How will the English bosses fare?
Five English managers will compete in the Barclays Premier League this season. Here, Press Association Sport looks at the home-grown bosses' chances this year.
Garry Monk's Swansea finished eighth last year and major changes were not needed to a squad which was already strong.
Bafetimbi Gomis still needs to fill the goalscoring gap left by Wilfried Bony but with Gylfi Sigurdsson, Jonjo Shelvey and Ki Sung-yueng the Swans have a dynamic midfield to rival most.
Aston Villa needed an overhaul after four seasons of battling relegation and Tim Sherwood is expected to add to his squad before the end of the window.
He has plugged some gaps and owner Randy Lerner has finally released the purse strings. Villa have lost Christian Benteke, Ron Vlaar and Fabian Delph, and lack Premier League pedigree but Sherwood's signings could pay off.
Bournemouth have kept the majority of those who won the Sky Bet Championship last season and Eddie Howe will hope their momentum and effort makes up for a lack of experience.
A 1-0 opening day loss to Villa showed they will not be outclassed by teams they are expected to scrap with at the bottom.
Both Tony Pulis and Alan Pardew have got the best out of solid, if unspectacular, squads at Crystal Palace in recent seasons.
But now Pardew has added quality to the core group and he now has a squad capable of pushing into upper mid-table.
His old side Newcastle, under ex-England boss Steve McClaren, have a solid spine with Tim Krul, Fabricio Coloccini, Moussa Sissoko and Papiss Cisse which McClaren can build around.
Howe can do no wrong at Bournemouth and, even if the Cherries are relegated, it would be a surprise to see the 37-year-old lose his job.
Monk falls into the same category having guided Swansea to eighth last season and is almost untouchable on current form with their opening day 2-2 draw at Chelsea underlining the Swans' potential.
Pardew was one of the managers of the season last year, only enhancing his reputation as Newcastle crumbled without him and Palace progressed with him after his January move.
Unless they suffer a dramatic loss of form or his relationship breaks down with chairman Steve Parish, Pardew is safe at Selhurst Park.
As he can testify, in the Newcastle soap opera nothing can be guaranteed but at least with McClaren the Magpies have a head coach with pedigree.
The boss has been given money to spend and even in the cauldron of St James' Park - which desperately needs stability - McClaren cannot always know which way things will turn but it would be foolish of owner Mike Ashley not to give him time.
Sherwood is perhaps the most vulnerable even if Villa picked him as a long-term appointment to replace Paul Lambert in February.
He should be given the chance but his signings need to gel quickly to ensure they do not suffer another relegation battle. If they do, then questions will be asked of the rookie boss.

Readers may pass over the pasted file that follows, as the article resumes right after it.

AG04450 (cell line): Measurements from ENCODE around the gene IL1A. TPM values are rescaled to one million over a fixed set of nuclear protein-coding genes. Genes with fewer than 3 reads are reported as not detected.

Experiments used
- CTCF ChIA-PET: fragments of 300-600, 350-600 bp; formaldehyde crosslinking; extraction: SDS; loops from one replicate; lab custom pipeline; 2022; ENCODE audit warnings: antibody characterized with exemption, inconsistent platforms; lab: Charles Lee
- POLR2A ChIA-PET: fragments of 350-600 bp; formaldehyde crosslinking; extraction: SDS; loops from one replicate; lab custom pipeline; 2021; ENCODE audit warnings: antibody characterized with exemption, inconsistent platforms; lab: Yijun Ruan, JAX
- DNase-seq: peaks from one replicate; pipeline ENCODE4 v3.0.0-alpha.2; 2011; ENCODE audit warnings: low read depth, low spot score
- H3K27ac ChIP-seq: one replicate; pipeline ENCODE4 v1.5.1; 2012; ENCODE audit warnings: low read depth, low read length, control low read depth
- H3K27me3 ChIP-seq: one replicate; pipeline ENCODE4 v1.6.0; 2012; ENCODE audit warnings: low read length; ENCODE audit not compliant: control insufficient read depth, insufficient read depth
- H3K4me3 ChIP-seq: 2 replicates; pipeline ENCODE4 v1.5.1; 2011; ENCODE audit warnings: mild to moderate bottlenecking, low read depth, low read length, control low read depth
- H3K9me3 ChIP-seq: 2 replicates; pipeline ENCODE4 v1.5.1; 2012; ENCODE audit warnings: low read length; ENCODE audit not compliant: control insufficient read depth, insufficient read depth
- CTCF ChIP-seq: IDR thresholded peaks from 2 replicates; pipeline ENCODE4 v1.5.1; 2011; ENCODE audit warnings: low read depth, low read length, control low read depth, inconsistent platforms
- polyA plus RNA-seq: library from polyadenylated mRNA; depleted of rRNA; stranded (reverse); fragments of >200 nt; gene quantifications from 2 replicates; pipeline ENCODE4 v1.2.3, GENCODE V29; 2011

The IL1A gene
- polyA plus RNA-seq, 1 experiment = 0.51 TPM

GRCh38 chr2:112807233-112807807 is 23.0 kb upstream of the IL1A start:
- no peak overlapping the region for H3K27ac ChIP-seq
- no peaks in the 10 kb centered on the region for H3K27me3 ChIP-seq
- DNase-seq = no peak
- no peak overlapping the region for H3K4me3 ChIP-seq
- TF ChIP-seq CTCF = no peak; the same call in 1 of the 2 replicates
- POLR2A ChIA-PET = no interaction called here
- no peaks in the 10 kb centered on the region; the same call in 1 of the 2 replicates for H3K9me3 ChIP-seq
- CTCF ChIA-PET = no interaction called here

McClaren and Pardew stand above their English counterparts with the rest novices in comparison.
The pair can draw on a total of 30 years of managerial experience between them while Howe, Monk and Sherwood have less than 10 combined.
McClaren should handle the heat at Newcastle while Pardew is old enough to guide Palace through any sticky patches.
Howe has risen through the leagues with Bournemouth but could not repeat his success during an 18-month stay at Burnley before returning south in 2012.
His and the Cherries' journey to the Barclays Premier League has been remarkable and the security he has on the south coast should ease any nerves.
Monk belied a lack of experience last season. Swansea were tipped to struggle but took them to the next level after replacing Michael Laudrup and looks set to continue his upward curve.
The spotlight is on Sherwood, though. Having been given cash to spend in his first transfer window he needs to prove himself having managed half a season with Tottenham and last season's late rescue bid with Villa.
Palace's buys have caught the eye with Pardew snapping up Yohan Cabaye in a move which gives the Eagles an X factor they never had before while Patrick Bamford has a chance to prove his worth in the top flight.
Aleksandar Mitrovic could prove a masterstroke at Newcastle for McClaren while midfielder Georginio Wijnaldum has already impressed with a debut goal after his £14.5million switch from PSV Eindhoven.
Bournemouth's £8million outlay on Tyrone Mings is a risk for someone with no top-flight experience while Chelsea loanee Christian Atsu must improve after his unimpressive spell at Everton last season.
Sylvain Distin adds experience at the back but the Cherries are likely to need more Premier League pedigree to stay clear of danger.
Sherwood has rebuilt Villa in his first transfer window as a manager but the jury will be out on his new recruits with little Premier League experience among them. He is still expected to buy with Tottenham's Aaron Lennon on the radar.
Having lost Benteke the pressure is on Rudy Gestede and Jordan Ayew to deliver while Idrissa Gueye must fill the gap left by Delph.
Ayew's brother Andre joined Swansea, and scored on his debut at Chelsea, but Monk has kept faith with the core of last season's squad with Eder and Franck Tabanou, both unproven in England, the other interesting buys.